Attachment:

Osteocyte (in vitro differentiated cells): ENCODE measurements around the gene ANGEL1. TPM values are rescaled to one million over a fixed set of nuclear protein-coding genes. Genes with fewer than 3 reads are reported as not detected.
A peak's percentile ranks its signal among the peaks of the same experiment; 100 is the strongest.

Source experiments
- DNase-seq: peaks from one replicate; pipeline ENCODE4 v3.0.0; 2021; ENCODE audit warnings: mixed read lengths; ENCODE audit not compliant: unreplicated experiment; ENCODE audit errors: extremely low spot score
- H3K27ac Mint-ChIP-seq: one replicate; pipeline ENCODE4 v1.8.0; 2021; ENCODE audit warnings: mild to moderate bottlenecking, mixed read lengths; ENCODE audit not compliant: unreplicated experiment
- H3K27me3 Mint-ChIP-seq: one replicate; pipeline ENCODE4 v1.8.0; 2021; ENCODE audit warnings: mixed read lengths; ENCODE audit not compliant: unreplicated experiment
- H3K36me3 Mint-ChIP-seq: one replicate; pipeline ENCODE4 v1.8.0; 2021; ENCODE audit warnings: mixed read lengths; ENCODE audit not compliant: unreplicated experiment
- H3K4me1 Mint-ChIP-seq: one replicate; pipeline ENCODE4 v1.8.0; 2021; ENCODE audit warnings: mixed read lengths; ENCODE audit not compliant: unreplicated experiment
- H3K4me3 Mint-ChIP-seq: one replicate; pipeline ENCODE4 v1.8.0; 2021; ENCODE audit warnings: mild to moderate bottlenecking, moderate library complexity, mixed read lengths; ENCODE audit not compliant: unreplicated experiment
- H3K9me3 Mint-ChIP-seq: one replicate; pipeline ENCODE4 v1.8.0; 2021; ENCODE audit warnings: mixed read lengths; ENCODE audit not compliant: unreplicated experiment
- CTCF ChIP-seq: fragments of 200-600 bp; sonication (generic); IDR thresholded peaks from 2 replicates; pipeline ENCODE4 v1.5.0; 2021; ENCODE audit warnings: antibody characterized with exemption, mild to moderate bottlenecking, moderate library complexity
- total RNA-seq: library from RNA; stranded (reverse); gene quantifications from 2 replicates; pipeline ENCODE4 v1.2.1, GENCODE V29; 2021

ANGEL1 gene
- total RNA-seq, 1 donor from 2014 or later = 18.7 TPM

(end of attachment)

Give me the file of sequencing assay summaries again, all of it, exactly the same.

Osteocyte (in vitro differentiated cells): ENCODE measurements around the gene ANGEL1. TPM values are rescaled to one million over a fixed set of nuclear protein-coding genes. Genes with fewer than 3 reads are reported as not detected.
A peak's percentile ranks its signal among the peaks of the same experiment; 100 is the strongest.

Source experiments
- DNase-seq: peaks from one replicate; pipeline ENCODE4 v3.0.0; 2021; ENCODE audit warnings: mixed read lengths; ENCODE audit not compliant: unreplicated experiment; ENCODE audit errors: extremely low spot score
- H3K27ac Mint-ChIP-seq: one replicate; pipeline ENCODE4 v1.8.0; 2021; ENCODE audit warnings: mild to moderate bottlenecking, mixed read lengths; ENCODE audit not compliant: unreplicated experiment
- H3K27me3 Mint-ChIP-seq: one replicate; pipeline ENCODE4 v1.8.0; 2021; ENCODE audit warnings: mixed read lengths; ENCODE audit not compliant: unreplicated experiment
- H3K36me3 Mint-ChIP-seq: one replicate; pipeline ENCODE4 v1.8.0; 2021; ENCODE audit warnings: mixed read lengths; ENCODE audit not compliant: unreplicated experiment
- H3K4me1 Mint-ChIP-seq: one replicate; pipeline ENCODE4 v1.8.0; 2021; ENCODE audit warnings: mixed read lengths; ENCODE audit not compliant: unreplicated experiment
- H3K4me3 Mint-ChIP-seq: one replicate; pipeline ENCODE4 v1.8.0; 2021; ENCODE audit warnings: mild to moderate bottlenecking, moderate library complexity, mixed read lengths; ENCODE audit not compliant: unreplicated experiment
- H3K9me3 Mint-ChIP-seq: one replicate; pipeline ENCODE4 v1.8.0; 2021; ENCODE audit warnings: mixed read lengths; ENCODE audit not compliant: unreplicated experiment
- CTCF ChIP-seq: fragments of 200-600 bp; sonication (generic); IDR thresholded peaks from 2 replicates; pipeline ENCODE4 v1.5.0; 2021; ENCODE audit warnings: antibody characterized with exemption, mild to moderate bottlenecking, moderate library complexity
- total RNA-seq: library from RNA; stranded (reverse); gene quantifications from 2 replicates; pipeline ENCODE4 v1.2.1, GENCODE V29; 2021

ANGEL1 gene
- total RNA-seq, 1 donor from 2014 or later = 18.7 TPM